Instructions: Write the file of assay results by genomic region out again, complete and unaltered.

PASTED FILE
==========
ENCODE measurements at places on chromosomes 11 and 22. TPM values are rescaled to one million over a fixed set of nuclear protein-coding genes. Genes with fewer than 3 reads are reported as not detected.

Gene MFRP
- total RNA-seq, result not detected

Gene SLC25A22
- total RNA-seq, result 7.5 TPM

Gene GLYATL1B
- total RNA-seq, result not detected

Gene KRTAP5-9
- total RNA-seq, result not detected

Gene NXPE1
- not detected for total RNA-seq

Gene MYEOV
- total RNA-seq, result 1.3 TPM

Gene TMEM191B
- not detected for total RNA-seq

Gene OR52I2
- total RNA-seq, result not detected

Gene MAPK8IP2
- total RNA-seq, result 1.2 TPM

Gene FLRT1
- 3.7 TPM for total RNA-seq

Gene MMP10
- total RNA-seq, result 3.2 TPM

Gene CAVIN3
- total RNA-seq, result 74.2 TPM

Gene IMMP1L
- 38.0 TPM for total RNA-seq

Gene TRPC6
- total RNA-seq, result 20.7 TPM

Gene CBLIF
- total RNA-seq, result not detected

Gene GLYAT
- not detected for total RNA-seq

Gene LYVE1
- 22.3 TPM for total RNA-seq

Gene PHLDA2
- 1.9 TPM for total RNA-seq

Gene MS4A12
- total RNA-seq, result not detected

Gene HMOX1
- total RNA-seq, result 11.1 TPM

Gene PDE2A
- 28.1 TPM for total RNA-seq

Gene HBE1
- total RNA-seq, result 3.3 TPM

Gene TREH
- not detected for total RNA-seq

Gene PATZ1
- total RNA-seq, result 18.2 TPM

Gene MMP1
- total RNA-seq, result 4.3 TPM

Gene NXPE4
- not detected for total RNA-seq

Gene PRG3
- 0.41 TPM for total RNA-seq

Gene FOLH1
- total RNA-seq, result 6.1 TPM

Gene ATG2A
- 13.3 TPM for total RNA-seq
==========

ENCODE measurements at places on chromosomes 11 and 22. TPM values are rescaled to one million over a fixed set of nuclear protein-coding genes. Genes with fewer than 3 reads are reported as not detected.

Gene MFRP
- total RNA-seq, result not detected

Gene SLC25A22
- total RNA-seq, result 7.5 TPM

Gene GLYATL1B
- total RNA-seq, result not detected

Gene KRTAP5-9
- total RNA-seq, result not detected

Gene NXPE1
- not detected for total RNA-seq

Gene MYEOV
- total RNA-seq, result 1.3 TPM

Gene TMEM191B
- not detected for total RNA-seq

Gene OR52I2
- total RNA-seq, result not detected

Gene MAPK8IP2
- total RNA-seq, result 1.2 TPM

Gene FLRT1
- 3.7 TPM for total RNA-seq

Gene MMP10
- total RNA-seq, result 3.2 TPM

Gene CAVIN3
- total RNA-seq, result 74.2 TPM

Gene IMMP1L
- 38.0 TPM for total RNA-seq

Gene TRPC6
- total RNA-seq, result 20.7 TPM

Gene CBLIF
- total RNA-seq, result not detected

Gene GLYAT
- not detected for total RNA-seq

Gene LYVE1
- 22.3 TPM for total RNA-seq

Gene PHLDA2
- 1.9 TPM for total RNA-seq

Gene MS4A12
- total RNA-seq, result not detected

Gene HMOX1
- total RNA-seq, result 11.1 TPM

Gene PDE2A
- 28.1 TPM for total RNA-seq

Gene HBE1
- total RNA-seq, result 3.3 TPM

Gene TREH
- not detected for total RNA-seq

Gene PATZ1
- total RNA-seq, result 18.2 TPM

Gene MMP1
- total RNA-seq, result 4.3 TPM

Gene NXPE4
- not detected for total RNA-seq

Gene PRG3
- 0.41 TPM for total RNA-seq

Gene FOLH1
- total RNA-seq, result 6.1 TPM

Gene ATG2A
- 13.3 TPM for total RNA-seq